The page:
Mike Russell got thoroughly outnumbered last night by several ranting, self-obsessed and not too bright attention-seekers, enabled by Dumbledore, before he was stabbed in the back by Dugdale, so we heard barely a trace of intelligent discussion on education. On top of that, the otherwise sensible crime writer delivered the rambling uneducated fantasy tale nonsense of ‘inspirational’ teachers ‘allowed to teach’ being better than a systematic coherent curriculum, guaranteed for all and not just a handful of bright wee Fifers favoured by their English teacher. Then we had Fraser Nelson! I find it difficult to understand his marble-filled mumble, but I think he was saying that Scottish education is failing because one teacher he knows has told him it is.
I spent 40 years in school education, in teacher education and in research methods education. I wrote curriculum resources (Mathematics for 5-14-year-olds) which were used by thousands of teachers in the old Strathclyde region (population of Wales). I had educational research published in peer-reviewed journals. I read and evaluated hundreds of educational research studies and I summarised the findings for students, practitioners and policy-makers. I’ve got six postgraduate awards including Master of Education and PhD. I don’t care that it sounds pompous, it does, but I think I might have something more useful to say than most on Question Time last night:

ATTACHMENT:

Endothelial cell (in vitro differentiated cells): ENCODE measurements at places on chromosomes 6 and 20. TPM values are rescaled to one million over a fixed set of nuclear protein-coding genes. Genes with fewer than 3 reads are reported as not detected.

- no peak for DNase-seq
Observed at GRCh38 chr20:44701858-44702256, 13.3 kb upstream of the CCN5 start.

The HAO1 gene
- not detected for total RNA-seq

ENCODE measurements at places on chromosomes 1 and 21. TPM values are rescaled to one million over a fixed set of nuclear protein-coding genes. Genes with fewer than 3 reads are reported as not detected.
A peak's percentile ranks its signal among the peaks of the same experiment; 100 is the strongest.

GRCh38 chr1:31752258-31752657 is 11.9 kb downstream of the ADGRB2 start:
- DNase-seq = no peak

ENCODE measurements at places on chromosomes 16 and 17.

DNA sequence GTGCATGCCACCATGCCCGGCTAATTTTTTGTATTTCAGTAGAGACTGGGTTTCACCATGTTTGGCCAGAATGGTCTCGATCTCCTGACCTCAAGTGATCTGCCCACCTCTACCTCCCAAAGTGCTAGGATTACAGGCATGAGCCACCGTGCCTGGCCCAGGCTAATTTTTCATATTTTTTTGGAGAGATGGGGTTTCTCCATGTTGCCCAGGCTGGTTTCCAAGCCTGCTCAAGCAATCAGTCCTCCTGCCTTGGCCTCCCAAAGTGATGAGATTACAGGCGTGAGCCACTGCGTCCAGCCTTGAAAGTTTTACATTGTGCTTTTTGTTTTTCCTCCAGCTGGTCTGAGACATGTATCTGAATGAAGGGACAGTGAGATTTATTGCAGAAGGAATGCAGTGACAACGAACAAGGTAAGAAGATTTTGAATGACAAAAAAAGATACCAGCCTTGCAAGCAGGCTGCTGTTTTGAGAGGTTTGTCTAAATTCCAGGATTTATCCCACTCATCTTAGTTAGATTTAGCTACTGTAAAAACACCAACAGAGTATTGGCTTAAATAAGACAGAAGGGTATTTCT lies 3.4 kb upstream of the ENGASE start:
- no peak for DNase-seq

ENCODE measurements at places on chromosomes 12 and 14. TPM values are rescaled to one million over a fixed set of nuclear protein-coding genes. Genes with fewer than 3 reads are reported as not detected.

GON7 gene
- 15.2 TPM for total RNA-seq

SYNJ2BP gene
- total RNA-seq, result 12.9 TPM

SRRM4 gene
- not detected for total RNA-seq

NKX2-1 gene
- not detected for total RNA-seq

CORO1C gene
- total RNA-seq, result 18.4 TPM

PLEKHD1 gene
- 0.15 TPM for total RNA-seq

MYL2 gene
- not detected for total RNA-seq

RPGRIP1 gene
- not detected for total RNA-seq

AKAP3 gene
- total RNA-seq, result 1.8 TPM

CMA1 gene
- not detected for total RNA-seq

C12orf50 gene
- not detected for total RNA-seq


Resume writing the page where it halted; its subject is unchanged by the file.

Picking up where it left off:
- A trade union, primarily charged with the task of increasing pay and improving conditions, is not a reliable source for educational policy. Nor are a few clearly worn-out practitioners made bitter perhaps by their own discipline-related or intellectual deficits. Only impartial empirical research, based on reasonably large samples, is of any value in making policy and the Scottish government consulted that.
- The reports of 5-year-olds, supposedly traumatised by testing, are not evidence of any widespread phenomenon, but are scattered tales from a handful of neurotic parents, more than likely responsible themselves for stimulating any negative reaction by their unfortunate children, and then Ruthlessly exploited by cynical politicians.
- International comparison, often of a narrow range of arithmetical and linguistic concept attainment outcomes, such as that done by PISA, is of little to no value in informing policy determination within one country. As Mike Russell tried to point out, the PISA tests are known to suit the wider cultures, especially the influence of parents and families, of countries such as South Korea or Singapore and not others such as the UK or the USA. Notably, the former systems produce efficient copyists and the latter produce innovators and creative minds.
- The clear successes of Scottish education apparent in a narrowing attainment gap, increasing numbers leaving school with qualifications, increasing numbers going on to Higher Education and increasing numbers leaving colleges with positive destinations, are too often ignored by groups obsessed with their deliberate or stupid misreading of the situation, based on sensationalist reporting on PISA or on the calculated protests from the EIS.
- Staffing in Scottish schools is higher per capita is than in the other parts of the UK.
For more detail on these topics, see:
I’ll be asking questions!